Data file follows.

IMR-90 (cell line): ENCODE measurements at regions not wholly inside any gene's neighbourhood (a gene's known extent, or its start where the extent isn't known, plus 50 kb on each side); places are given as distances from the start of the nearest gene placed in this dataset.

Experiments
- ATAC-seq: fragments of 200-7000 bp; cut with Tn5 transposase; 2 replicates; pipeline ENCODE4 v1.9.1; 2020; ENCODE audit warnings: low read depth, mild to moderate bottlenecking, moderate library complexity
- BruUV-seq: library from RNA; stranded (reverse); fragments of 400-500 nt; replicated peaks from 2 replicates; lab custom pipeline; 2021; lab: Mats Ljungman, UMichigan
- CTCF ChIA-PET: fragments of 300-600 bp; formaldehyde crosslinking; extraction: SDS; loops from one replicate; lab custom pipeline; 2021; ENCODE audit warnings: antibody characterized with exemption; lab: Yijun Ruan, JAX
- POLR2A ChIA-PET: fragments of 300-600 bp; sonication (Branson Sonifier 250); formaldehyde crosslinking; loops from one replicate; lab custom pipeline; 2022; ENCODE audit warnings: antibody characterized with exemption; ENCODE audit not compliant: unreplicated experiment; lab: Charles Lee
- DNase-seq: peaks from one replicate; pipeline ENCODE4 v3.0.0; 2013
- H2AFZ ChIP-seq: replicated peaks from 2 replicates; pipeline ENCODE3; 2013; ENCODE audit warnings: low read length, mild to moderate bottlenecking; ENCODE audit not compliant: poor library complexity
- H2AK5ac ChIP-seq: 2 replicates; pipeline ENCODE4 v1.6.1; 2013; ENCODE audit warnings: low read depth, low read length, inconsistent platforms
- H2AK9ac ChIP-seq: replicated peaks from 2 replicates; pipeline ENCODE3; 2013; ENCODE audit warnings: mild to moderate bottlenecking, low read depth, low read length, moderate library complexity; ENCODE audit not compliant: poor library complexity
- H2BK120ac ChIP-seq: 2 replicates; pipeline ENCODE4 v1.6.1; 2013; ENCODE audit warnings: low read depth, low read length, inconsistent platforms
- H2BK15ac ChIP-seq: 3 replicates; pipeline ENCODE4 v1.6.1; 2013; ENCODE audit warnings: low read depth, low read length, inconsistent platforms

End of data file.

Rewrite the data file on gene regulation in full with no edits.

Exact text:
IMR-90 (cell line): ENCODE measurements at regions not wholly inside any gene's neighbourhood (a gene's known extent, or its start where the extent isn't known, plus 50 kb on each side); places are given as distances from the start of the nearest gene placed in this dataset.

Experiments
- ATAC-seq: fragments of 200-7000 bp; cut with Tn5 transposase; 2 replicates; pipeline ENCODE4 v1.9.1; 2020; ENCODE audit warnings: low read depth, mild to moderate bottlenecking, moderate library complexity
- BruUV-seq: library from RNA; stranded (reverse); fragments of 400-500 nt; replicated peaks from 2 replicates; lab custom pipeline; 2021; lab: Mats Ljungman, UMichigan
- CTCF ChIA-PET: fragments of 300-600 bp; formaldehyde crosslinking; extraction: SDS; loops from one replicate; lab custom pipeline; 2021; ENCODE audit warnings: antibody characterized with exemption; lab: Yijun Ruan, JAX
- POLR2A ChIA-PET: fragments of 300-600 bp; sonication (Branson Sonifier 250); formaldehyde crosslinking; loops from one replicate; lab custom pipeline; 2022; ENCODE audit warnings: antibody characterized with exemption; ENCODE audit not compliant: unreplicated experiment; lab: Charles Lee
- DNase-seq: peaks from one replicate; pipeline ENCODE4 v3.0.0; 2013
- H2AFZ ChIP-seq: replicated peaks from 2 replicates; pipeline ENCODE3; 2013; ENCODE audit warnings: low read length, mild to moderate bottlenecking; ENCODE audit not compliant: poor library complexity
- H2AK5ac ChIP-seq: 2 replicates; pipeline ENCODE4 v1.6.1; 2013; ENCODE audit warnings: low read depth, low read length, inconsistent platforms
- H2AK9ac ChIP-seq: replicated peaks from 2 replicates; pipeline ENCODE3; 2013; ENCODE audit warnings: mild to moderate bottlenecking, low read depth, low read length, moderate library complexity; ENCODE audit not compliant: poor library complexity
- H2BK120ac ChIP-seq: 2 replicates; pipeline ENCODE4 v1.6.1; 2013; ENCODE audit warnings: low read depth, low read length, inconsistent platforms
- H2BK15ac ChIP-seq: 3 replicates; pipeline ENCODE4 v1.6.1; 2013; ENCODE audit warnings: low read depth, low read length, inconsistent platforms